ISSN 2330-717X

Macedonia: Self-Employment Program Shows Promise


By Aleksandar Pavlevski

The Macedonian government and civil society are working collaboratively on a self-employment-through-crediting programme that offers potential entrepreneurs favourable loans for business startups.

Candidates with feasible business ideas are selected through an open competition and have three years to repay the loan at a 1% interest rate and a grace period of one year.

The programme started in 2008 and caught the eye of officials after 4,300 people created work for themselves based on market demand.

“The allocated funds for self-employment (this year) are in the amount of 2.5m euros and will assist about 500 small businesses,” Vlatko Popovski, head of the state Employment Agency which distributes the funds, told SETimes.

Similar programmes also exist in other SEE states. Serbia offers self-employment loans of up to 13,500 euros to qualified applicants, as well as 1,500-euro subsidies to unemployed applicants with an accepted business plan. Officials in Bosnia and Herzegovina allocate about 7.6m euros for self-employment assistance for about 4,050 people in the Federation of BiH. Bosnian NGOs also offer support for future entrepreneurs through a variety of programmes.

In Macedonia, the programme forces lending to smaller startups: 3,000 euros each for up to three jobs they create. For those with greater business activity, the applicant receives 5,000 euros plus 3,000 euros each for a maximum of five new employees.

“SMEs comprise well over half the GDP and are key to Macedonia’s economic development and stability,” Natasha Petkova of the PSM Foundation told SETimes.

Supporting SME creation means job and revenue creation, and makes good business sense long-term, according to Skopje-based entrepreneurship expert Sinisha Pekevski.

“SMEs are important because they think entrepreneurially, move ahead fast, provide solutions and drive innovation. Many large successful companies started with a couple of employees, and today they employ thousands,” Pekevski told SETimes.

Borrowers praised the opportunity and said the assistance made all the difference in putting their idea into practice.

“The NGOs in particular offered practical support — from entrepreneurship workshops to assistance with local laws and regulations,” Natasha Smokova, co-owner of a recycling startup Rekomak, told SETimes.

“Their model of cost distribution made it possible to begin work without taking big financial hits,” she said, “and helped us establish contacts with local partners.”

The Employment Agency’s skills training courses and business incubator for startups complement the efforts by civil society. The incubator services include consulting and networking support, in addition to business training.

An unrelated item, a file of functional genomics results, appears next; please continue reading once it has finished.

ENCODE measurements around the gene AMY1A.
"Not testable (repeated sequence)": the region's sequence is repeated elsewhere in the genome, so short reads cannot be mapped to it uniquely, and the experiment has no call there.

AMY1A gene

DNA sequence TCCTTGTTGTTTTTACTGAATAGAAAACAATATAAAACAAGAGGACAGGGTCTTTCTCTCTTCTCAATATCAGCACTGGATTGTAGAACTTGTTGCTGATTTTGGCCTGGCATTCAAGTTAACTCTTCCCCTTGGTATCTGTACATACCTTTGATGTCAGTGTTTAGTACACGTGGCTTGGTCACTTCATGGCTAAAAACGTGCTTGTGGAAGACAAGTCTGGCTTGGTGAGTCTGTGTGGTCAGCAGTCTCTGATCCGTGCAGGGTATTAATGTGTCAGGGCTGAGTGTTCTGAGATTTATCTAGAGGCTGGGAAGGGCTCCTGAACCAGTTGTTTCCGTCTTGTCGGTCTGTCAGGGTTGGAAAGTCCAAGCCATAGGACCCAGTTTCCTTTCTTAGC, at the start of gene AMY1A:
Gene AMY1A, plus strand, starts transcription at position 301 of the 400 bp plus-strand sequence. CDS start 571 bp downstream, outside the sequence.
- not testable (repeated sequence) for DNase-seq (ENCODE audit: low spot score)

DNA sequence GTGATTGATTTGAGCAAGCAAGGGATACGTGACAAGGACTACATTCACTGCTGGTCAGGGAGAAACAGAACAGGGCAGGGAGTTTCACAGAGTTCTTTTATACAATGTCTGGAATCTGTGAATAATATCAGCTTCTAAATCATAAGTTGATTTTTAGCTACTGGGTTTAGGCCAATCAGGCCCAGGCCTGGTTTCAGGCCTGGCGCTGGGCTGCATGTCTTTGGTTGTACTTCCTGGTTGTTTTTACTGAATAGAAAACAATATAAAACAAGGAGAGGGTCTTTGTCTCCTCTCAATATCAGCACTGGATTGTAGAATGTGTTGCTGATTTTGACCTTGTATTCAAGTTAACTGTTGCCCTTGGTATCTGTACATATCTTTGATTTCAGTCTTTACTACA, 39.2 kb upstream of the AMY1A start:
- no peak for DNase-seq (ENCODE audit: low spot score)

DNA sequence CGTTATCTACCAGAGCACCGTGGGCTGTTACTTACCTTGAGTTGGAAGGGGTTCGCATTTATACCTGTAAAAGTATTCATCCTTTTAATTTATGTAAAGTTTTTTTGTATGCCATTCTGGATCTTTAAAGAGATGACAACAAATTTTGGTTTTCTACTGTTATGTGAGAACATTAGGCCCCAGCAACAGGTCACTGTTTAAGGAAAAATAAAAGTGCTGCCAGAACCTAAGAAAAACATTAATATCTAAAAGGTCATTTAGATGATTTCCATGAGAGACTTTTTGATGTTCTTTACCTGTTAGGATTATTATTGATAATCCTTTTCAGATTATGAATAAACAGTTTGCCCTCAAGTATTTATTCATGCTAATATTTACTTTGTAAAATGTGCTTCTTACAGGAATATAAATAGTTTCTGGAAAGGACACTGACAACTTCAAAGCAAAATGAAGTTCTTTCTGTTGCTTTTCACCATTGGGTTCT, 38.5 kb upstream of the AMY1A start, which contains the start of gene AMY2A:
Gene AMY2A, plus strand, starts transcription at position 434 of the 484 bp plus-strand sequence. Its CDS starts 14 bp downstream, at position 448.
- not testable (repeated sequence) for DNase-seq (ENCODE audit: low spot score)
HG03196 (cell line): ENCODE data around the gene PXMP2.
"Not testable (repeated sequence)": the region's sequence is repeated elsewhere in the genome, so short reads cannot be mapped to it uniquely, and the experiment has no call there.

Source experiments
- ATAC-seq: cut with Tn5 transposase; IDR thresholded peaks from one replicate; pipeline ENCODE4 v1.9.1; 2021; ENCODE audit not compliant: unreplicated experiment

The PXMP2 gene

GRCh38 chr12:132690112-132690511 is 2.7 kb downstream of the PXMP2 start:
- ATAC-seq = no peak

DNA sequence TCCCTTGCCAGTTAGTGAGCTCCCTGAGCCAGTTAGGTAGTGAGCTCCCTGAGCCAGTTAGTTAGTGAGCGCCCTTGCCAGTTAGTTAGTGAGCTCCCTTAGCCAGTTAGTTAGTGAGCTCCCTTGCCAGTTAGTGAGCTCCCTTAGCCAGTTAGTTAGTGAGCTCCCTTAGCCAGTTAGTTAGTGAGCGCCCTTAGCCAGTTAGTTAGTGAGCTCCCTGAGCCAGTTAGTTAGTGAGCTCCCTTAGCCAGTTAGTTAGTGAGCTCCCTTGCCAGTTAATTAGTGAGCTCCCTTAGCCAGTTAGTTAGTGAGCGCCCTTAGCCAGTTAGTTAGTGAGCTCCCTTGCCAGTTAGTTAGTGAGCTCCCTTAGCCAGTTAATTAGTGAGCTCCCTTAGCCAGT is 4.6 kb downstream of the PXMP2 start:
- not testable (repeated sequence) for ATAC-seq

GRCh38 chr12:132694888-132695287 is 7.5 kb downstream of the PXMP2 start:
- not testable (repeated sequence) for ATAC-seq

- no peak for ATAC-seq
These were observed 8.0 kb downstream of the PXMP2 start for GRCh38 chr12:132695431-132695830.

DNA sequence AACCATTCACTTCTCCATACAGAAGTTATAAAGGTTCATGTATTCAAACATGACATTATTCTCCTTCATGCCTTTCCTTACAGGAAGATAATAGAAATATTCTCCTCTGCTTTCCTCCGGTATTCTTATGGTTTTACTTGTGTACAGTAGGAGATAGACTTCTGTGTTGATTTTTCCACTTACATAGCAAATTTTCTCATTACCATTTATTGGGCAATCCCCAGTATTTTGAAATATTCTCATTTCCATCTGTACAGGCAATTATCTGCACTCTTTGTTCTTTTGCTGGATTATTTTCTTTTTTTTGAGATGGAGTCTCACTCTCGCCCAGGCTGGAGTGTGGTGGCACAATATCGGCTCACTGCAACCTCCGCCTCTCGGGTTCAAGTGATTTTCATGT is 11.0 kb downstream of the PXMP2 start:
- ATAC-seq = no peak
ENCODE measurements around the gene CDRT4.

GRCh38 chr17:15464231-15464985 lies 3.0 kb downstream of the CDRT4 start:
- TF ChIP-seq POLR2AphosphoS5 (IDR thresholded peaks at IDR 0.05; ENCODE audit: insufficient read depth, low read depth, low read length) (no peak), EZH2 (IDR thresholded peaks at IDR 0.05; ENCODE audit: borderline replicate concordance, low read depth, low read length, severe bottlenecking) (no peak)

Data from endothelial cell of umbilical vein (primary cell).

PSM Foundation incubator has supported 54 businesses since 2007 when it began working. “Through these businesses, we directly impacted the creation of over 200 jobs. The success rate is over 85%,” Petkova said.

There are however, other criteria to measure the programme’s impact. “There is also a need to measure the success of the companies in repaying the loans, which we currently analyse,” Vlatko Popovski of the Employment Agency told SETimes.

Ljupco Miloshevski obtained 3,000 euros in 2010 to establish True Tone, a business that produces mouthpieces for musical instruments.

“My son plays a bassoon. He often bought mouthpieces abroad for 45 euros. I said, why do not I make them here? I applied for a grant, went to management training and now I do what I envisaged to do,” Miloshevski told SETimes.

He markets to the Macedonian philharmonic, the state opera and ballet, and has begun exporting to Serbia. Expanding production to mouthpieces for all brass instruments will enable him to capture market share in Bulgaria and Greece.

Miloshevski explained he used the loan to purchase necessary machinery.

Because mouthpieces are made of cane imported from France, Miloshevski said he has decided to grow cane around Skopje next.

“The difference is that now I am an employed craftsman, while my previous employer considered me redundant labour,” Miloshevski added.


The Southeast European Times Web site is a central source of news and information about Southeastern Europe in ten languages: Albanian, Bosnian, Bulgarian, Croatian, English, Greek, Macedonian, Romanian, Serbian and Turkish. The Southeast European Times is sponsored by the US European Command, the joint military command responsible for US operations in 52 countries. EUCOM is committed to promoting stability, co-operation and prosperity in the region.

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